Does cooperation affect service delivery costs? Evidence from fire services in Norway

Published date01 December 2017
AuthorSara Blåka
Date01 December 2017
Does cooperation affect service delivery costs?
Evidence from fire services in Norway
Sara Blåka
Department of Political Science and
Management, University of Agder,
Kristiansand, Norway
Sara Blåka, Department of Political Science
and Management, University of Agder,
Gimlemoen 25A, Kristiansand 4604, Norway.
The objective of this study is to develop our understanding of how
cooperation between local governments affects service delivery
costs. The current study provides three contributions to the exist-
ing literature: (1) we assess the relation between inter-municipal
cooperation and service delivery costs for fire services; (2) we
evaluate whether different forms of cooperation affect costs dif-
ferently; and (3) we analyse how the number of cooperation part-
ners affects the cooperationcost relation. Theoretically, it is
argued that cooperation promotes scale economies, but that
increasing transaction costs from additional cooperation partners
may outweigh these potential benefits. The data show that there
are significant economies of scale linked to cooperation, but that
this depends on the organizational form of the cooperation as
costs are lower for contractual agreements than for joint organiza-
tions. Furthermore, cost benefits decrease significantly as the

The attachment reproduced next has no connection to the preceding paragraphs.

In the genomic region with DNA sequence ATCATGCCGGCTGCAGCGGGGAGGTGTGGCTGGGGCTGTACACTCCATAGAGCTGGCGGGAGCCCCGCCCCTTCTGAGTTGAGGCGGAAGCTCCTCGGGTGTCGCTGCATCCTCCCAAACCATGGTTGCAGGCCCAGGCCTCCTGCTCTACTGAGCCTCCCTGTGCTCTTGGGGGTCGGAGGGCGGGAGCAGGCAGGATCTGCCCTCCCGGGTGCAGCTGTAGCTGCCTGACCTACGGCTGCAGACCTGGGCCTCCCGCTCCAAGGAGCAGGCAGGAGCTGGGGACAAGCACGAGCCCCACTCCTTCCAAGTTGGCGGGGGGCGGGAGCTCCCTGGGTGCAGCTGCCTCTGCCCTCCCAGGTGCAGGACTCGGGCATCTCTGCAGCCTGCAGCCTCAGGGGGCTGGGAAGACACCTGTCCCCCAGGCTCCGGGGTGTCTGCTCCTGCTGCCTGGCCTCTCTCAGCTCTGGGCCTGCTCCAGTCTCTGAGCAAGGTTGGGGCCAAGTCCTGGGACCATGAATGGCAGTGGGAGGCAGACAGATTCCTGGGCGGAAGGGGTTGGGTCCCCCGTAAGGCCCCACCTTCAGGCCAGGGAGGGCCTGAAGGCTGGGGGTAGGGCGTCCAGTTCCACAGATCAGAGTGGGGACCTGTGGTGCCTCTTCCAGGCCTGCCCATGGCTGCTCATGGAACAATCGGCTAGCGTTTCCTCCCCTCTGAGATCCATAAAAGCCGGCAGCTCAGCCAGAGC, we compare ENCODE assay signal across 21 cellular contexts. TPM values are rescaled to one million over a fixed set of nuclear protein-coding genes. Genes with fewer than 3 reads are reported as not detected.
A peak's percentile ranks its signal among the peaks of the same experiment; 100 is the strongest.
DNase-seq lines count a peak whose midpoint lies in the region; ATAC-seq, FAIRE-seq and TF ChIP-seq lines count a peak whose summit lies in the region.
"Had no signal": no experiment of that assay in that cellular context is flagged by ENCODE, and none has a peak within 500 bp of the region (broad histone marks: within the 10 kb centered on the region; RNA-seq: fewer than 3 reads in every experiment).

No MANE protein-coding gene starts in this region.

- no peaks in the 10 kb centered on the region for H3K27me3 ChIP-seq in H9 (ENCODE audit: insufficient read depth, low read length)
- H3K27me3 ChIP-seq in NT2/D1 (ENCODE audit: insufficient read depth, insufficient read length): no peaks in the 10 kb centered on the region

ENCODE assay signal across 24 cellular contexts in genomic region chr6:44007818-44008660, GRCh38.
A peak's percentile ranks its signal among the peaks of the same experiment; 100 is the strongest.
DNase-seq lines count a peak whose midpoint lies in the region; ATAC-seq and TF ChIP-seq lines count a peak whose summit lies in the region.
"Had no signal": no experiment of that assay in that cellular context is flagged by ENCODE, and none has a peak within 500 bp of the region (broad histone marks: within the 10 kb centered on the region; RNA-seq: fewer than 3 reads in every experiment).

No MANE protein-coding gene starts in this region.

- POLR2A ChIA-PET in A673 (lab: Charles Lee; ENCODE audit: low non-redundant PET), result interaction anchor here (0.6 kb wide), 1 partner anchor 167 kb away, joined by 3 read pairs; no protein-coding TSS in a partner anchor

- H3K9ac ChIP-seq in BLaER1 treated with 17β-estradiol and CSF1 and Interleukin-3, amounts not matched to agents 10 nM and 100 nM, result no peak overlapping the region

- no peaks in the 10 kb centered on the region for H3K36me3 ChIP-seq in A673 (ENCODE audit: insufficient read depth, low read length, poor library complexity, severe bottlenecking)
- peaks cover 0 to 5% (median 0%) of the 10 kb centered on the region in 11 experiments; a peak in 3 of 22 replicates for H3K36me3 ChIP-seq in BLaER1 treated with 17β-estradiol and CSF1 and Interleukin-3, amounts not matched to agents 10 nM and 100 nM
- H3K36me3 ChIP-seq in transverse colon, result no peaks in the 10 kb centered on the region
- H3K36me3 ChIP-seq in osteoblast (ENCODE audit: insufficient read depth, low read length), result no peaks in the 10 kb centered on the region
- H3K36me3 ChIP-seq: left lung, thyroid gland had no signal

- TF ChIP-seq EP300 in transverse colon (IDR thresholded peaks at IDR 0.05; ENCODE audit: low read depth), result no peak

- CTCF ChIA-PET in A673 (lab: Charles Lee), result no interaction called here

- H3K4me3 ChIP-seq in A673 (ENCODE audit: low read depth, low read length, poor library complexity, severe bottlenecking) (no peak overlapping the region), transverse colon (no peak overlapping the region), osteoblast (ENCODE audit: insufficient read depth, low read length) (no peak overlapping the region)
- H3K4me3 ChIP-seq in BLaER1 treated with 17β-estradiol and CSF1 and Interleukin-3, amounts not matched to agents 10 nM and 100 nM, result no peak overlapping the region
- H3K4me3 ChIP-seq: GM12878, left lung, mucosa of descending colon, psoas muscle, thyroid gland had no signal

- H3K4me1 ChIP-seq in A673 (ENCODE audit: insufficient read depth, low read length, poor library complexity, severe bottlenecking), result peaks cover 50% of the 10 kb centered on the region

number of cooperation partners increases, and more so for con-
tractual agreements than for joint organizations.
Local authorities in Europe play a central role as providers of public services. Over recent decades, these
authorities have also faced higher requirements to produce cost-effective and high-quality services due to
both political and economic pressure (Hulst and Montfort 2007b; Hulst et al. 2009). Meeting these demands
has been a challenge, especially for the many small municipalities in most European countries, as they struggle
with factors such as small-scale economies and attracting high competence personnel (Hulst and Montfort
2007a). One common solution to these problems is to increase municipality size through amalgamations,
although empirical studies show mixed results for their effect on service delivery costs (Bish 2001; Carr and
Feiock 2004; Dollery and Johnson 2005; Fox and Gurley 2006; Holzer and Fry 2011; Blom-Hansen
et al. 2014; Bel and Warner 2015, p. 52). Another proposed policy option is privatization or outsourcing of
public service delivery. Here, as well, the results from empirical research are mixed, as many small municipali-
ties find that increasing transaction costs outweigh efficiency gains in the production of services (Bel and Mir-
alles 2003; Bel and Warner 2015, p. 55).
DOI: 10.1111/padm.12356
1092 © 2017 John Wiley & Sons Ltd Public Administration. 2017;95:10921106.

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